Proving to be an unexpected delight, 1987’s Dirty Dancing came out of nowhere in August of that year and has remained popular ever since. It propelled Patrick Swayze to major stardom, which sadly didn’t last very long but gave him plenty of mileage while it did. His leading lady, Jennifer Grey, Oscar winner Joel Grey’s daughter, wasn’t as lucky. It was her only major film role. A pre-Law & Order Jerry Orbach had one of his few major film roles as Jennifer’s dad in this charming borsht belt musical. It won a Best Song Oscar for the infectious “(I’ve Had) The Time of My Life”.

Following in the footsteps of The Buddy Holly Story almost a decade later, 1987’s La Bamba followed the life of Richie Valens, another young singer killed in the same plane crash that took Holly’s life. It made stars of Lou Diamond Phillips and Esai Morales as his brother.

Disney stepped into the void created by the absence of live film musicals with the Broadway-style music of its animated 1989 release, The Little Mermaid. Based on the Hans Christian Andersen fairy tale, this delightful film with music by Alan Menken and Howard Ashman, was nominated for Oscars for its score and two of its songs, “Kiss the Girl” and “Under the Sea”, winning for the latter. It was the first of many such films from Disney over the next decade and spawned a TV series and an upcoming live Broadway version.

If The Little Mermaid set the stage,Disney’s 1981 entry, Beauty and the Beast, commanded it. A perfect blend of story, animation and music, the oft-told tale was perfectly voiced by Paige O’Hara as Belle, Robby Benson as the Beast, Richard White as Gaston, Jerry Orbach as Lumière, David Ogden Stiers as Cosgsworth, Rex Everhart as Muariced, and the one-and-only Angela Lansbury as Mrs. Potts, who gets to sing the glorious title song. Beauty and the Beast became the first, and thus far, only animated film to receive an Academy Award nomination for Best Picture. It was nominated for a total of six, winning two for Alan Menken’s score, and his and Howard Ashman’s title song. It became a long-running Broadway show three years later.

Following the success of Beauty and the Beast Disney gave us Aladdin, The Lion King, Pocahontas, The Hunchback of Notre Dame, Hercules and Mulan before returning to non-musical animation in recent years.

Tina Turner’s turbulent life was the basis for 1993’s What’s Love Got to Do With It? Though the title is taken from her triumphant 1984 comeback hit, the film is largely centered on her earlier life, particularly her relationship with abusive husband Ike. Both Angela Bassett as Tina and Laurence Fishburne as Ike received Oscar nominations for their amazing performances.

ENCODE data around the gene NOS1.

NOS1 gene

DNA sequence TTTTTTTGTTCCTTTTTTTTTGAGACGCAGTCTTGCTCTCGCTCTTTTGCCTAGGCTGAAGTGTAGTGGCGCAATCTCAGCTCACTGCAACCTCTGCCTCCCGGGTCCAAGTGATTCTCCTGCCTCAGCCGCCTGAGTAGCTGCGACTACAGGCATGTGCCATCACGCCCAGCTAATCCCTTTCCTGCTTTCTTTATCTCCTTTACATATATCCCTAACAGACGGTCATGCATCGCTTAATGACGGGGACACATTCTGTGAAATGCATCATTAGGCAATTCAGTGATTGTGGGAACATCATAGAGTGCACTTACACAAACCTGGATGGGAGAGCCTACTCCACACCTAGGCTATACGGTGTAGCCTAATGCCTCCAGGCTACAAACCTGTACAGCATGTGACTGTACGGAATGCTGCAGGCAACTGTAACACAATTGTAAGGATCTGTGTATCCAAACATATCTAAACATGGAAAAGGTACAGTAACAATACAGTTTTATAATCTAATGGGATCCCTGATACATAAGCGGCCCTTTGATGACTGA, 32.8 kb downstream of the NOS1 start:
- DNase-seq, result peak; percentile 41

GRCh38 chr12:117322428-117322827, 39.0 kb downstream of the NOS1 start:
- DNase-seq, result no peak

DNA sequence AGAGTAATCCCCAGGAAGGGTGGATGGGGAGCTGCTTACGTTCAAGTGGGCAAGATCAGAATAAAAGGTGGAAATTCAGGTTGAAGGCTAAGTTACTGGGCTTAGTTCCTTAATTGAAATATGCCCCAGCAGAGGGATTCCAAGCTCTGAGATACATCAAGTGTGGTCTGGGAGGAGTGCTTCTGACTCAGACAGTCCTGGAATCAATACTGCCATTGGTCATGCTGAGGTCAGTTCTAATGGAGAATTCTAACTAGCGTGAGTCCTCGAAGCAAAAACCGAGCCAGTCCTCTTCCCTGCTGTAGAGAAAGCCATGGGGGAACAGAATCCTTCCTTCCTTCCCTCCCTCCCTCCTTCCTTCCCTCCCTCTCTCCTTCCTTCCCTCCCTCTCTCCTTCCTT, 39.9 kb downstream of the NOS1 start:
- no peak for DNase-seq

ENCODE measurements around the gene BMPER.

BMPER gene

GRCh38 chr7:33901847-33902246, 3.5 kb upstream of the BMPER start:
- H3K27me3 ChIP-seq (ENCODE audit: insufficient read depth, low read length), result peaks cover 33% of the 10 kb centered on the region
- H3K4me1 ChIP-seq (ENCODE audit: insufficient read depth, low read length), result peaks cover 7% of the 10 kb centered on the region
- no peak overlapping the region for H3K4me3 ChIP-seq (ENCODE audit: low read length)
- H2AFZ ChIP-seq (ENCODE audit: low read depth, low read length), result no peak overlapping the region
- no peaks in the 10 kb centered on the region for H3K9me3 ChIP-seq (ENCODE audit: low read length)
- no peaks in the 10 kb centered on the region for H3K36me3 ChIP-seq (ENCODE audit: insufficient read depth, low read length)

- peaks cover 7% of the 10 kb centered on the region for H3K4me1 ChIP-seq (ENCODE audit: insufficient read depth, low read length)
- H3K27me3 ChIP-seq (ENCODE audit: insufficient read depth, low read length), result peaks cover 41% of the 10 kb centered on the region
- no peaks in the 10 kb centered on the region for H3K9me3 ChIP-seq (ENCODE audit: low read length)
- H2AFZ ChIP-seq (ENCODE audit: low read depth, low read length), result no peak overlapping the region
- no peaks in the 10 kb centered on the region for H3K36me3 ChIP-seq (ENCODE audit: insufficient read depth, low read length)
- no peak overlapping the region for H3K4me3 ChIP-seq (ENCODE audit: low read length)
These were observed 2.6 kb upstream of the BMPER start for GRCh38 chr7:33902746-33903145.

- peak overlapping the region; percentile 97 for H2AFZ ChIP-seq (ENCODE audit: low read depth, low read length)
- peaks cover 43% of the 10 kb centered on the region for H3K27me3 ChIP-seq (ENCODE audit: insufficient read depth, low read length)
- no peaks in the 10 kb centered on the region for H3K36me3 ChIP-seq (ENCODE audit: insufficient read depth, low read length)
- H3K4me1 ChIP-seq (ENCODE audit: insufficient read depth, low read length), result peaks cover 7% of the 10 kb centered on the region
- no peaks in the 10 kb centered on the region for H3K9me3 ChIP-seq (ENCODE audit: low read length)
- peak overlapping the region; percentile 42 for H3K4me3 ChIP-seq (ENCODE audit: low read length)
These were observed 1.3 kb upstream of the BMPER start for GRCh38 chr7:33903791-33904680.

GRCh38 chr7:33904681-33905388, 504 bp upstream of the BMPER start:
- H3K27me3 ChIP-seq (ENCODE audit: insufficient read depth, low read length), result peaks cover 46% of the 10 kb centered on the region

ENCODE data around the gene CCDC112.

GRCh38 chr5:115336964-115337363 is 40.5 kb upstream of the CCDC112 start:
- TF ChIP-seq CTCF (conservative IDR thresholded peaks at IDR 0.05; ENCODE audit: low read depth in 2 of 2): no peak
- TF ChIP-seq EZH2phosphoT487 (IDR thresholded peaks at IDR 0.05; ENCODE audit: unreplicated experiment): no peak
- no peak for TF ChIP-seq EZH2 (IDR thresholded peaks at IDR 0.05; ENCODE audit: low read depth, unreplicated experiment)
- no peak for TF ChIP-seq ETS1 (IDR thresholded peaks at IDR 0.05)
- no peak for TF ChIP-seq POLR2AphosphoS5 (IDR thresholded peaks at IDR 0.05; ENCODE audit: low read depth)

Australia gave usthe 1994 surprise hit, The Adventures of Priscilla, Queen of the Desert, about two drag queens and a pre-op transsexual on the road in a gaudily-painted van in Australia’s outback country. The actors, Terence Stamp, Hugo Weaving and Guy Pearce, lip sync marvelously to one pop song hit after another. The film won an Oscar for costume design. Stamp was nominated for a BAFTA and both Stamp and Weaving were nominated for Australian Film Institute awards.

The long-awaited film version of Broadway’s Evita arrived in 1996 with Madonna in the title role, Antonio Banderas as Che and Jonathan Pryce as Juan Peron. The film was nominated for five Oscars including its gorgeous cinematography and art direction. It won for best song, the newly written “You Must Love Me”. The Andrew Lloyd Webber-Tim Rice rock opera may be a matter of taste, but there’s no denying that pop idol Madonna gives her best screen performance as the First Lady of Argentina.

I still can’t get over the outrageous enthusiasm of some over 2001’s Moulin Rouge!, a lame, anachronistic updating of La Bohme. Utilizing music that hadn’t yet been written, sung by tone-deaf Nicole Kidman and others, the film is a mess from beginning to end. Yet it charmed enough Oscar voters to earn eight nominations including those for Kidman, self-indulgent director Baz Luhrmann and the film itself. It won for art direction and costume design, both of which were co-awarded to Catherine Martin, Mrs. Luhrmann. How sweet!

The 2002 film version of the 1975 Broadway musical Chicago had been long in the planning stage. The successful 1997 Broadway revival helped bring it to fruition. With a screenplay by Bill Condon who had won an Oscar for writing 1998’s Gods and Monsters and direction by Rob Marshall, who had done wonders with the 1989 TV version of Annie, the film was one delightful surprise from beginning to end. Marshall even got a welcome animated performance from the usually stiff Richard Gere. The film was nominated for 13 Oscars and won 6 including Best Picture, Director and Supporting Actress (Catherine Zeta-Jones). Renee Zellweger, John C. Reilly and Queen Latifah had to content themselves with nominations.